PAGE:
The use of helmets will not reduce either the incidence of cycling collisions or injuries to other parts of the body. The best way to reduce all types of injuries is to reduce collisions. This can most effectively be achieved by proper infrastructure, education, and enforcement.
CfSC Policy: Bicycle Helmet Legislation
Approved by the CfSC Board, October 1991
It is the opinion of Citizens for Safe Cycling (CfSC) that Bill 124, the Bill to make the wearing of bicycle helmets compulsory in Ontario, should not be enacted because:
- It would serve to reinforce the current public misconception that wearing a helmet is the only way of preventing cycling injuries, and
- It would divert effort from the more important factors of education and on-road behaviour.
CfSC recommends that all factors relating to the compulsory wearing of helmets should be fully reviewed before any legislation is enacted. This task should be undertaken by a committee or task force that has members with specific experience in this field. The review should receive input from parties that represent both pro and anti opinions, and should include a study of the opinions and experience of parties from other jurisdictions where similar legislation has been proposed or enacted. The results from this review should then be integrated into the Ontario Bicycle Policy review.
Until this review is complete, the wearing of helmets should be encouraged through a public awareness program. Any such program must, however, stress that accidents can be avoided by education and a proper understanding of traffic cycling principles. For example, a cyclist riding safely (with the traffic, using lights at night), and therefore not encountering potential accidents, could be contrasted with a cyclist riding against the traffic, or without lights, who experiences a series of near-misses. This would readily convey the message that riding in a predictable manner is the safest way to ride, and the best way to avoid personal injury.
CfSC policy: Benefits of neighbourhood schools
Approved by the CfSC Board, 2000 October 5
Since Citizens for Safe Cycling strongly encourages cycling and walking to school, we support school locations that allow as many children as possible to walk or cycle to school. We oppose policies that direct urban children to schools that are located so far from their homes as to make walking or cycling too dangerous or completely impractical (other than to permit certain specialized programs).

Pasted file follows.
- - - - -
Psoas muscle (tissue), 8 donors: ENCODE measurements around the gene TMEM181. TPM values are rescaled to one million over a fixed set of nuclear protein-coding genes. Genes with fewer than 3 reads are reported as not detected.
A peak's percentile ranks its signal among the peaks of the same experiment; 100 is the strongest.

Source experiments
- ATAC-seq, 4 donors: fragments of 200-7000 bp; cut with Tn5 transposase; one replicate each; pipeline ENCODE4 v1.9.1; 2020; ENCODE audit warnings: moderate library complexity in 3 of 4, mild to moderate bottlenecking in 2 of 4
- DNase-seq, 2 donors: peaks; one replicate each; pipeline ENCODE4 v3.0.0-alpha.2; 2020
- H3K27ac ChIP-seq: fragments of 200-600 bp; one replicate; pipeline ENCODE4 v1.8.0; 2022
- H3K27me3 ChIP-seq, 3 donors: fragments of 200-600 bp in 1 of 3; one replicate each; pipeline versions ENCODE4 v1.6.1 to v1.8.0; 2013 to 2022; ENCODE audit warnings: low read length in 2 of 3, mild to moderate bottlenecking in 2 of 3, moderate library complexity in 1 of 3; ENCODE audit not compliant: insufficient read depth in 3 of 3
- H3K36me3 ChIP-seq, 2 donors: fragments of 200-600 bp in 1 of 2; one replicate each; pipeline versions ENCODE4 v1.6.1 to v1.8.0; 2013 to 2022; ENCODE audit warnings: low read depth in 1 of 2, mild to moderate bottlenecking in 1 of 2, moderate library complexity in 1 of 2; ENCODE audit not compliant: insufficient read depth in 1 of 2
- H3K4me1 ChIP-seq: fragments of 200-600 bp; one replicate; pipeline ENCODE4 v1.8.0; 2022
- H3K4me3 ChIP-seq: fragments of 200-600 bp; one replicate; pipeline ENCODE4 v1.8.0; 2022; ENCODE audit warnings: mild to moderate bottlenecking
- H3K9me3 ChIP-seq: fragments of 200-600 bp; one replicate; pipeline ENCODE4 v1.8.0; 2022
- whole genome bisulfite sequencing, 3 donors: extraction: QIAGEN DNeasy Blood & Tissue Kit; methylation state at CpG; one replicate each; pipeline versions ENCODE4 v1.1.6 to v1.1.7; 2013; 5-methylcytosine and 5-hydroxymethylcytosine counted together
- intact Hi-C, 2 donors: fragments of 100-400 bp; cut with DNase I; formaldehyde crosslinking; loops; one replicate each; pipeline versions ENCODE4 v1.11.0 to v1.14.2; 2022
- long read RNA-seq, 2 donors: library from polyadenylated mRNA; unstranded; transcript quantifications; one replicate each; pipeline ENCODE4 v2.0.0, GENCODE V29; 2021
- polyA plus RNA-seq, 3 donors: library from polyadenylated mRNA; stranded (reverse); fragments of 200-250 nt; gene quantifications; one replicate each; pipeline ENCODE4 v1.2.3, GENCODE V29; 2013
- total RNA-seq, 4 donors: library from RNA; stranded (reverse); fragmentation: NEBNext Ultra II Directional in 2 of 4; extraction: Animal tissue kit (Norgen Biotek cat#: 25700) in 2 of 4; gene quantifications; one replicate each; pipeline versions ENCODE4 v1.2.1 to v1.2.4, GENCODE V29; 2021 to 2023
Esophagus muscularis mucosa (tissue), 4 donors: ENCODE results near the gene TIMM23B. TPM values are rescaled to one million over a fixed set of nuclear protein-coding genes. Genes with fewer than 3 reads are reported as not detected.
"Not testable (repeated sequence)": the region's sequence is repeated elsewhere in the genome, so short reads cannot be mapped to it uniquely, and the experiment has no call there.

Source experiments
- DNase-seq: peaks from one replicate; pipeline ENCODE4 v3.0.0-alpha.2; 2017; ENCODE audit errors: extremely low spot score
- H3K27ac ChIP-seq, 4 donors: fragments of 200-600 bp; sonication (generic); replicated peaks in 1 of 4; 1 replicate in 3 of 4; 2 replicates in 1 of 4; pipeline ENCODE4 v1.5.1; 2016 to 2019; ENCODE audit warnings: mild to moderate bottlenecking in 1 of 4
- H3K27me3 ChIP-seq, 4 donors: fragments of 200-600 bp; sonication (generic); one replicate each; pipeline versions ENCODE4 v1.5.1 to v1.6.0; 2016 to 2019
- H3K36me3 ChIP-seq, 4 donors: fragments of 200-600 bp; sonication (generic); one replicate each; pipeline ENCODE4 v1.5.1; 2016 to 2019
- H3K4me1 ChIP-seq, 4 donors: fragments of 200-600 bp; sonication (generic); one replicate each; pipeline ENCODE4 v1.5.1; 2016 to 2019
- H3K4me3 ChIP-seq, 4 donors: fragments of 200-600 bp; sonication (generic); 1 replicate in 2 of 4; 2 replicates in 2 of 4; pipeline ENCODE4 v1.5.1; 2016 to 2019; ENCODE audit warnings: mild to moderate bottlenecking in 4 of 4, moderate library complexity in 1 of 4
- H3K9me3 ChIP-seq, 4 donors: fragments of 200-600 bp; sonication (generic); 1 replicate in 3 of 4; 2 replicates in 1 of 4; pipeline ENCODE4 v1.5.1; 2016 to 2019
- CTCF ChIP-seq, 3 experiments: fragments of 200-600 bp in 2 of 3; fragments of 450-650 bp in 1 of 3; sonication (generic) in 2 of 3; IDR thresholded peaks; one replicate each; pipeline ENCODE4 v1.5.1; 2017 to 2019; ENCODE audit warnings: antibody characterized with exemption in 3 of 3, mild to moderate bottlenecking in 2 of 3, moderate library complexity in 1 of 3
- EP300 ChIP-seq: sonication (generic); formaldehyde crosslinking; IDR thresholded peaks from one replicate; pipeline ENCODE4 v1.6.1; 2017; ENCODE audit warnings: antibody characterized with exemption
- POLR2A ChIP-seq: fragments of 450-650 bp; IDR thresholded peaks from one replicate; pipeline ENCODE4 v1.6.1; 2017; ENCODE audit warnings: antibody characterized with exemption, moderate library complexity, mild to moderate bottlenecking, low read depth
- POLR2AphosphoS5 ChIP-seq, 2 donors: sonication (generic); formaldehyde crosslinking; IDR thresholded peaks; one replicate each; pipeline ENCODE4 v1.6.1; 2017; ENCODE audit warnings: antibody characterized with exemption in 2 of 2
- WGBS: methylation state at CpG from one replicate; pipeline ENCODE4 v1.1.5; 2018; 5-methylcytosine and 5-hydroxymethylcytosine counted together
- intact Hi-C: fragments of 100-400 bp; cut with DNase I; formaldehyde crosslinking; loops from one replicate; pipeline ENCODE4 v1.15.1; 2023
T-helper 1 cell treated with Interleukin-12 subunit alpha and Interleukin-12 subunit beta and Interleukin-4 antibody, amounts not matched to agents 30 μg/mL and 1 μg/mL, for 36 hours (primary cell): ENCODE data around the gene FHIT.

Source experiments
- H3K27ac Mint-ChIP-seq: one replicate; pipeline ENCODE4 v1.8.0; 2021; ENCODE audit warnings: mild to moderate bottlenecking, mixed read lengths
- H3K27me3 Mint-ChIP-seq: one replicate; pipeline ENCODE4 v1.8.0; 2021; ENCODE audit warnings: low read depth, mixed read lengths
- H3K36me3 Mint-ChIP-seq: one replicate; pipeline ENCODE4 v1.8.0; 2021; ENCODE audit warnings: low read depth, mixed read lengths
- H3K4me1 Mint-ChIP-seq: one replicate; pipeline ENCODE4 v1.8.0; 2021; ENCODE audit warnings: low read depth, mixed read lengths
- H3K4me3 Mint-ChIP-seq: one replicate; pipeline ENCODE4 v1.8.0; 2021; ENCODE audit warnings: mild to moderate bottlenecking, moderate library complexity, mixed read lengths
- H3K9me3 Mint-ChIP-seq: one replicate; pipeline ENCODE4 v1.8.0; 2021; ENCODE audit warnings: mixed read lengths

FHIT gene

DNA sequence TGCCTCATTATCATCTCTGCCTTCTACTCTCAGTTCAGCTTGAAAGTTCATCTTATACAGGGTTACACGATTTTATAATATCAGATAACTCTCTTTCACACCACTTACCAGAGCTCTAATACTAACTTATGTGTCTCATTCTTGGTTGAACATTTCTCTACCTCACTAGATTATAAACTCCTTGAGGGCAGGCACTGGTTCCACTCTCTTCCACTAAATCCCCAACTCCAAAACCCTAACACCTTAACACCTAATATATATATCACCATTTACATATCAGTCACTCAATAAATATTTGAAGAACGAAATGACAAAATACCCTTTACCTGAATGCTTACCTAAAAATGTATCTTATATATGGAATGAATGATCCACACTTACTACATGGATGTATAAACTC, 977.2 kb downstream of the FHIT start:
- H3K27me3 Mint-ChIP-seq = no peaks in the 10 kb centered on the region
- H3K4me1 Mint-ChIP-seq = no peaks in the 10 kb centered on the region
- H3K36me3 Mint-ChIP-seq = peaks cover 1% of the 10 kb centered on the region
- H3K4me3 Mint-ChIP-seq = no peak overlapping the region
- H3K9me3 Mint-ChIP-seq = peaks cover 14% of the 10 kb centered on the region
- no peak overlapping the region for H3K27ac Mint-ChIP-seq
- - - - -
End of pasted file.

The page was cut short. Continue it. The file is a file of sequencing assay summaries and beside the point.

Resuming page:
We support the concept of neighbourhood schools, located in the middle of residential areas in all parts of the city, which can be reached easily by foot or by bike (with special routes set up as necessary for younger children). When new subdivisions are being approved, the proximity and capacity of the neighbourhood schools should be considered. If the schools aren't within walking/cycling distance, the school boards must have plans and schedules to build new schools that meet these needs.
In addition, to the extent that these schools remain open for after-school and evening activities, they allow children to walk or cycle to reach their recreational destinations, again eliminating unnecessary car trips.
CfSC opposes closing neighbourhood schools if these closures will force many children to take the bus or be driven to school, rather than being able to cycle or walk. We believe that the health and other disadvantages to the students, as well as the blow to the neighbourhoods which will no longer be anchored by a school, will more than outweigh any cost savings.
When a school is opened or closed, the zone boundaries should be re-examined so as to maximise the number of students within walking/cycling distance of their school. This may increase number of students disrupted by the school closure, but it is our belief that the long term benefits to the students and the environment outweigh the short term costs.
see also: Benefits of cycling and walking to school
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CfSC Policy: Restricted Turns
Approved by the CfSC Board, May 1991
There are numerous locations throughout the Region where specific manoeuvres (often left turns, but sometimes right turns and straight ahead travel) are restricted. Some of these restrictions apply all day, others only apply at certain times or on certain days of the week.
These restrictions have been implemented for several reasons, for example:
- To prevent turning vehicles from causing disproportionate delay to following or oncoming vehicles (for example the numerous "no left turns" and "no right turns" on Bank Street at intersections where a following vehicle could not overtake a stationary turning vehicle due to inadequate road width).
- To prevent potentially dangerous manoeuvres at locations where visibility is restricted (for example the "no right turn on red" from Bronson Avenue (northbound) onto Slater Street (eastbound) where vehicles ascending the hill from Scott Street are not easily visible from Bronson Avenue).
- To prevent "short-cutting" through residential neighbourhoods or other areas with inadequate through routes (for example the "no right turns" from Sunnymede Avenue and Clearview Avenue (westbound) onto Island Park Drive (northbound) to prevent traffic travelling from Scott Street to Island Park Drive from cutting through the Champlain Park neighbourhood).
Some of these restrictions are clearly pertinent to all classes of vehicles. The restriction at Bronson Avenue / Slater Street is an example of this class of restriction.